Also see graphic design, imbrication, leading, lettering, text, and typeface.



ketubah - In Jewish art tradition, a mariage contract, describing the obligations of the husband and wife. Especially among Sephardim (Jews of Spanish-Portuguese origin), the Ketubah has often been highly ornamented, decorated with intricate and colorful designs. Although many Jewish communities throughout the centuries have decorated their ketubot, Italian Jews during the 17th and 18th centuries stood out for cultivating the art of ketubah illumination. Italian ketubot commonly featured rich floral ornamentation and images from the Bible as well as from Greek and Roman mythology. They often depicted biblical personalities whose names were identical with those of the bride and groom, or they used images to identitfy their individual attributes (virtue, charity, etc.). The symbol of the spread out hands of the high priest denoted that the groom was of the priestly family (Kohen). Among the ketubah's provisions is the exact amount of money to be paid to the bride in the event of her bridegroom's death or of his divorcing her. An alternate spelling is ketubbah.

(pr. kə-TUH-bə)

The plural form of this Hebrew word is ketubot.




see thumbnail to leftDutch, Rotterdam, Ketubah, 1648, on parchment, Israel Museum, Jerusalem. See Dutch art.







see thumbnail to rightFrench, Nice, Ketubah of Bridegroom Jacob ben Samson Vallabrega and Bride Rosa bat Joseph Kohen, 1690, on vellum, Sholem Asch Collection. The scene above the text depicts Adam and Eve in the Garden of Eden, echoing one of the seven blessings recited at the Jewish wedding ceremony. The border surrounding the text includes miniature biblical scenes, many of which relate to marriage.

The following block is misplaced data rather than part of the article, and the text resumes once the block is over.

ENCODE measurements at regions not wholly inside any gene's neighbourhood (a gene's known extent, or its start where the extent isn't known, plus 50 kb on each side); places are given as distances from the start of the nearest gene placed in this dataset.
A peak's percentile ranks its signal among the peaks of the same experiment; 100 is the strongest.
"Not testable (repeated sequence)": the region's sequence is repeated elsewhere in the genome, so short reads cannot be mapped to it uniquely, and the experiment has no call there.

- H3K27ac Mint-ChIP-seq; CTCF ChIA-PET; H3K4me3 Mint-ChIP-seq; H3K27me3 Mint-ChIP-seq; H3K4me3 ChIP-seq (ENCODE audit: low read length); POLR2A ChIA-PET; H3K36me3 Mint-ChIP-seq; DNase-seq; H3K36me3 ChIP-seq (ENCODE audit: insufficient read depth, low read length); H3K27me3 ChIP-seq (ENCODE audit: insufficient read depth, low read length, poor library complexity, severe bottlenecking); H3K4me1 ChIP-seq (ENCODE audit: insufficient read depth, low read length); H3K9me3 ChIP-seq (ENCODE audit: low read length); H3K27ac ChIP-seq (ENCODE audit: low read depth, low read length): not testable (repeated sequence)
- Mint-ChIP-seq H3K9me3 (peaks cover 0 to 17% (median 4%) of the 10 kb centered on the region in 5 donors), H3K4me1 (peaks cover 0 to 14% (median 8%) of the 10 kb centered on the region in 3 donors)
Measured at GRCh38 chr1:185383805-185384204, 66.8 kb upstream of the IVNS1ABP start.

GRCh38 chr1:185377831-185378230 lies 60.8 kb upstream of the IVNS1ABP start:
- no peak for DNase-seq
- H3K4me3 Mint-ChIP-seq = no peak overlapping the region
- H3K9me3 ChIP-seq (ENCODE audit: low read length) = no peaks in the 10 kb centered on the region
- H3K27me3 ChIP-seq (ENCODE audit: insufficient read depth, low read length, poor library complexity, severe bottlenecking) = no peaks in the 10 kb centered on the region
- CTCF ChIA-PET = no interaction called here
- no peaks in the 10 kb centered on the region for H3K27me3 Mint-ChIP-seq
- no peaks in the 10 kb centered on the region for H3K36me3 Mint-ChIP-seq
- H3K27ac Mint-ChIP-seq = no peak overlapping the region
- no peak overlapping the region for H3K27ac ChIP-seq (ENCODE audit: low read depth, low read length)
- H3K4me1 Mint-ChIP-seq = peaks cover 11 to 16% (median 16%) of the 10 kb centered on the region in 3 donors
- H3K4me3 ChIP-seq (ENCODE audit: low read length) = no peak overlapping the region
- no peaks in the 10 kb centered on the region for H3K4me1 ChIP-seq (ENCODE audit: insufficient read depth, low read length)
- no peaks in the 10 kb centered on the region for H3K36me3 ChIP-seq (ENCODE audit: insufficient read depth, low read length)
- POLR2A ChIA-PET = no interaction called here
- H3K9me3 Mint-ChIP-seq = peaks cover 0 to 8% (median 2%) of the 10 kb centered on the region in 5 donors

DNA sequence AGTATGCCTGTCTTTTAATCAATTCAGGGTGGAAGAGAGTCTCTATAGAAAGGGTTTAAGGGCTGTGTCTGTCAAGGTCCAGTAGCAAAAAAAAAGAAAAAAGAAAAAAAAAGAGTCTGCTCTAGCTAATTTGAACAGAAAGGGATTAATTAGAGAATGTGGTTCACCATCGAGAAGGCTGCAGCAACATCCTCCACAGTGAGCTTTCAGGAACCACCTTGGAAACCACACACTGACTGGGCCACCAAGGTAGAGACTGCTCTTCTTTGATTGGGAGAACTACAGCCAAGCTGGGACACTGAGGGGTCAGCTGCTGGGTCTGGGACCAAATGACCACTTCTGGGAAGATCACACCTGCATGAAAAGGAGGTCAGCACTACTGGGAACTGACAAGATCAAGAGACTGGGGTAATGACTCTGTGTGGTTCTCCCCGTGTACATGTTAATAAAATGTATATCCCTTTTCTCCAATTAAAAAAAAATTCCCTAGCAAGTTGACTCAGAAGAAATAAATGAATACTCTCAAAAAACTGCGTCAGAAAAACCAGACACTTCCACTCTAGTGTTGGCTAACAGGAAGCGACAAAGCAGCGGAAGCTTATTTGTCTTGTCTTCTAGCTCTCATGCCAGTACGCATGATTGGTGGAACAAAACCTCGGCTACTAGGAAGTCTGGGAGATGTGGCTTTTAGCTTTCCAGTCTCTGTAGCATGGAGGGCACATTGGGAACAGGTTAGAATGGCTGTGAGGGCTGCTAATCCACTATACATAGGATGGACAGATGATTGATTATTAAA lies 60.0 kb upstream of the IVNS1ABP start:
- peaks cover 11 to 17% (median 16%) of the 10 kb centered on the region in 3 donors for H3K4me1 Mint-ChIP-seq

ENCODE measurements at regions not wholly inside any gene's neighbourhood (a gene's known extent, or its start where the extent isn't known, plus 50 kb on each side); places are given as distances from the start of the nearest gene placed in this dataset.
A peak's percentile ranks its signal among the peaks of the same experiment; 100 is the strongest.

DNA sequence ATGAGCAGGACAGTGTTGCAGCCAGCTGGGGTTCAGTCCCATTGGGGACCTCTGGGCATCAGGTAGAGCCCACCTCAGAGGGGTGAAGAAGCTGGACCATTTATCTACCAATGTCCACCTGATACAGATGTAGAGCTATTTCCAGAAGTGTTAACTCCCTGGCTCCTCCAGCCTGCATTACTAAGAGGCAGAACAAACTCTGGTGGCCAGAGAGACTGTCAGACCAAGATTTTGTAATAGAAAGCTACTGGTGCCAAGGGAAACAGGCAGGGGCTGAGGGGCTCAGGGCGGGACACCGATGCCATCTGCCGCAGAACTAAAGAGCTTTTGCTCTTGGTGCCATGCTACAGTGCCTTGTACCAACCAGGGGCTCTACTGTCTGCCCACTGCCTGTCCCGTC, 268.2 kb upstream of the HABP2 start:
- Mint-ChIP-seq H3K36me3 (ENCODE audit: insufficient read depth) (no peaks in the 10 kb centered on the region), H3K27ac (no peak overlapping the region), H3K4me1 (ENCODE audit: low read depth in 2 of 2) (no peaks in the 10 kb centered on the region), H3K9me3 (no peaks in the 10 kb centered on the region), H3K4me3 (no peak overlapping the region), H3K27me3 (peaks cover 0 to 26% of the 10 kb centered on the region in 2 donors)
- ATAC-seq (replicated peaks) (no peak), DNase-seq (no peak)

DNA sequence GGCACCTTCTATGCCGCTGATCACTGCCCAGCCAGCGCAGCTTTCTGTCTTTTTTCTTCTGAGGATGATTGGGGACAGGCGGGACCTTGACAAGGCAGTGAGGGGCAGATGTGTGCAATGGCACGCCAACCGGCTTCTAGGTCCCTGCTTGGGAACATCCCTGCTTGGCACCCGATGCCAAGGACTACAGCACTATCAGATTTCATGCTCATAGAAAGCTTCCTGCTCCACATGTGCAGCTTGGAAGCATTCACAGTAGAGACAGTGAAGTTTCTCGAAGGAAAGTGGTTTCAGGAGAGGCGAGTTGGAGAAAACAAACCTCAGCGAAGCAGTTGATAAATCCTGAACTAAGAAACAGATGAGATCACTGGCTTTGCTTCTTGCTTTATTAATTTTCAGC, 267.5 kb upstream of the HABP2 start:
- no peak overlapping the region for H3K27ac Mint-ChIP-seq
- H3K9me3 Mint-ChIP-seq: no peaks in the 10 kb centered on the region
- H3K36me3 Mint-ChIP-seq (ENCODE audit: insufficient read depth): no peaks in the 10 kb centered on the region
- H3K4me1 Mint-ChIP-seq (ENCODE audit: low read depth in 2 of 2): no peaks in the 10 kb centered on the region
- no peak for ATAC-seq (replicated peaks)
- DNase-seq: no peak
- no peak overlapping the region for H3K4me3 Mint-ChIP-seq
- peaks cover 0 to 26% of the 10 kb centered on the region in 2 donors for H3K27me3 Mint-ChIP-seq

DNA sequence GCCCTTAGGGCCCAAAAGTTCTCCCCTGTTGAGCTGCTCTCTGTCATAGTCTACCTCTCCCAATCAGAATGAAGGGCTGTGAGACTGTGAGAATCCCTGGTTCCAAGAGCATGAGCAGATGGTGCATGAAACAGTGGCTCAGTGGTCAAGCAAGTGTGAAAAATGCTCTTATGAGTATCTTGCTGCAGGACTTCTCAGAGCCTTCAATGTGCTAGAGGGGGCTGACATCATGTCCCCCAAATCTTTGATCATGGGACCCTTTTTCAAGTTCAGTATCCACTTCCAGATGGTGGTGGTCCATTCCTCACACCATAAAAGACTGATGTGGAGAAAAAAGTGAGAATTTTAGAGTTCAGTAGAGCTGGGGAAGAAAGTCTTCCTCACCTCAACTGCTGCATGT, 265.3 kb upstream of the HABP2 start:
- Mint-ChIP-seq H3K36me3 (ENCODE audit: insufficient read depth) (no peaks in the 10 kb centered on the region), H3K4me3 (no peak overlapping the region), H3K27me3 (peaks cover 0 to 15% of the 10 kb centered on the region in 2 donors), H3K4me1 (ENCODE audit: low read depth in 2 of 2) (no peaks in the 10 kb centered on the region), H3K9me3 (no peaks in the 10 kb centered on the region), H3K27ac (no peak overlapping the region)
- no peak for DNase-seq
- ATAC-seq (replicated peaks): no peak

see thumbnail to leftStudio of Isidoro Baratta (Italian), Ketubah, 1751, pen, ink, gouache, and gold paint on parchment, 21 x 13 5/8 inches (53.3 x 34.5 cm), The Jewish Museum, NY.




see thumbnail to rightItalian, Rome, Ketubah of Bridegroom Hananiah ben Reuben Mansi and Bride Grazia bat Jacob Hayyim Azkariel, 1817, on vellum, Sholem Asch Collection.




see thumbnail to leftAmerican, Ketubah of Sol Floersheim and Emma Blumenthal, married by Rabbi Joseph Glueck, Montefiore Congregation, Las Vegas, New Mexico, 7 Tebeth 5645 (December 25, 1884 CE).


Related links:



key - A small interlocking device in the seam of a mold, enabling the mold to be precisely reassembled. The term may also refer to the slight roughening of a surface which allows a painted finish to adhere effectively.

Also, it's a name given to wedges that stabilize canvas stretchers.These can be seen here, driven into the interlocking corners of wooden stretcher bars to produce tension on canvas support.

To "key out" is to increase the outward stretch of the stretcher bars. A painting on canvas should always remain taut, but a painting that shows bulges can often be flattened by keying out the stretchers. A painting can be keyed out excessively. On a humid day a canvas might be so tightly stretched that when the humidity decreases it can rip apart. Old paintings on wooden frames with no keys or frames of other materials are often replaced with stretchers that can be keyed out.

In architecture, "key" refers to the keystone at the top of an arch.

Also see join.



keystone - The central and highest stone (voussoirs) in an arch. It cannot fall out of place because it is wedge-shaped, with the widest part of the wedge at the top. It is the last stone to be set in place during the construction of an arch. By pressing equally on either side it holds the arch together.